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Duluth police thank community for cooperation Sunday night; no curfew Monday

Brandon Weathers
Updated: June 01, 2020 10:54 PM

Mayor Emily Larson and Duluth Police Chief Mike Tusken thanked the community for their partnership in Sunday night's protests. They announced that a curfew will not be enforced Monday night. Mayor Larson said they may revisit a curfew moving forward, but they don't expect that to be necessary.

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In approaching Sunday night's protests, Chief Tusken said the police department was prepared for the worst and hoped for the best. He said that the protests fit the best case scenario thanks to the community, though it didn't come without incidents throughout the day.

In the 24 hours between 6:30 AM Sunday and 6:30 AM Monday, Duluth police responded to 394 calls. There were six adults arrested and one juvenile arrested. 15 citations were written, three of which were curfew violations.

As for damage, Tusken said there were three dumpster fires which the Duluth Fire Department put out quickly.

More than 150 DPD officers were on duty Sunday night in addition to assistance from St. Louis County and Superior Police. Tusken said the presence was not only to ensure safety and security, it was also an opportunity for officers to engage with the community.

Tusken said, "In one case we were throwing footballs with neighbor kids. It was an opportunity for us to be out, be present, have people have a sense of safety, answer questions, be available to our community."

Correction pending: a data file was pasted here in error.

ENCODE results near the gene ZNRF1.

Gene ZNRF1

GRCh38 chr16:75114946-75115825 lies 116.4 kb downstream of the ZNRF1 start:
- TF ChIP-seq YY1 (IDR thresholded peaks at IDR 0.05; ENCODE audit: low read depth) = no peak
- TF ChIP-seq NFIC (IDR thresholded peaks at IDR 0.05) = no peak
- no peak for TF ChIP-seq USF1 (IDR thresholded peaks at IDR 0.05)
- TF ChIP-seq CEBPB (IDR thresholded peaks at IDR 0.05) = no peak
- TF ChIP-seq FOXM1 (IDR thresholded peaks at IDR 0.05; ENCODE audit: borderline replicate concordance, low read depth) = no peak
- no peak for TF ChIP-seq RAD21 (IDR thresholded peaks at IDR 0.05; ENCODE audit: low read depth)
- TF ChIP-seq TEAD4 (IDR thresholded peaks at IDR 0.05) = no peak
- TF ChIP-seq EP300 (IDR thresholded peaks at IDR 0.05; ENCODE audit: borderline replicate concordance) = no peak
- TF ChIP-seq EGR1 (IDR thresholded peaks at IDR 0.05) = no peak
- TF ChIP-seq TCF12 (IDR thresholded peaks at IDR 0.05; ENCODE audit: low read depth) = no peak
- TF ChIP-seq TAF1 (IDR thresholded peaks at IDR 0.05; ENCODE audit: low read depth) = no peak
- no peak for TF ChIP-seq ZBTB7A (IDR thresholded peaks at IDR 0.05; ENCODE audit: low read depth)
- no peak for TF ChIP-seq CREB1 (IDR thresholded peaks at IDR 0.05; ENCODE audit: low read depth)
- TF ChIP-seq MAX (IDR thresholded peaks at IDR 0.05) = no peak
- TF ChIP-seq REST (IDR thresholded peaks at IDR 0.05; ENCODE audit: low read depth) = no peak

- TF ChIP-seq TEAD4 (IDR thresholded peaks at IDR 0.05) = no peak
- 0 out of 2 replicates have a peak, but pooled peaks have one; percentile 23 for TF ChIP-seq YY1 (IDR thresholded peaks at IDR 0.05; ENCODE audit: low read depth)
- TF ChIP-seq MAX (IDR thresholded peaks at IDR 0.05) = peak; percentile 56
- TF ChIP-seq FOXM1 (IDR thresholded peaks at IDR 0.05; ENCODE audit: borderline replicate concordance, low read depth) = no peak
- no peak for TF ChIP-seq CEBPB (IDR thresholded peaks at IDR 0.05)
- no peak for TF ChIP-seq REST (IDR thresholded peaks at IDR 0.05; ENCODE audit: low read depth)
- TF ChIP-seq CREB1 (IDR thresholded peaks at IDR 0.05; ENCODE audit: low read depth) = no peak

Tusken said their plan is to have substantial police presence again Monday night as the continue to hope for the best while being prepared for the worst.

"I hope that the outcome of this is substantial change. We can't just be angry for now and then go back to the old ways. We have to move forward, we have to be better, we have to find equality for everyone, we have to be just a better people moving forward. We can't forget this. George Floyd shouldn't have died in vain," Chief Tusken said.

From what police can tell, the protesters were largely local, not people who drove up from the Twin Cities. Mayor Larson stressed the importance of recognizing this and the hurt here at home. She said, "That anger is this community, and so is the beautiful parts of the healing and the hard work that is to come."

Moving forward, Chief Tusken said the DPD will continue providing officers with cutting edge fair and impartial policing training. Ultimately, Tusken said groups who feel marginalized by police need to have their voices heard, and he plans to provide them that opportunity.

"We have to have some level of actual intentional healing. It can't be something that two weeks from now we say, 'well that's over, we're going to move on in life.' We need to be committed to this," Tusken said.

Credits

Brandon Weathers

Copyright 2020 WDIO-TV LLC, a Hubbard Broadcasting Company. All rights reserved

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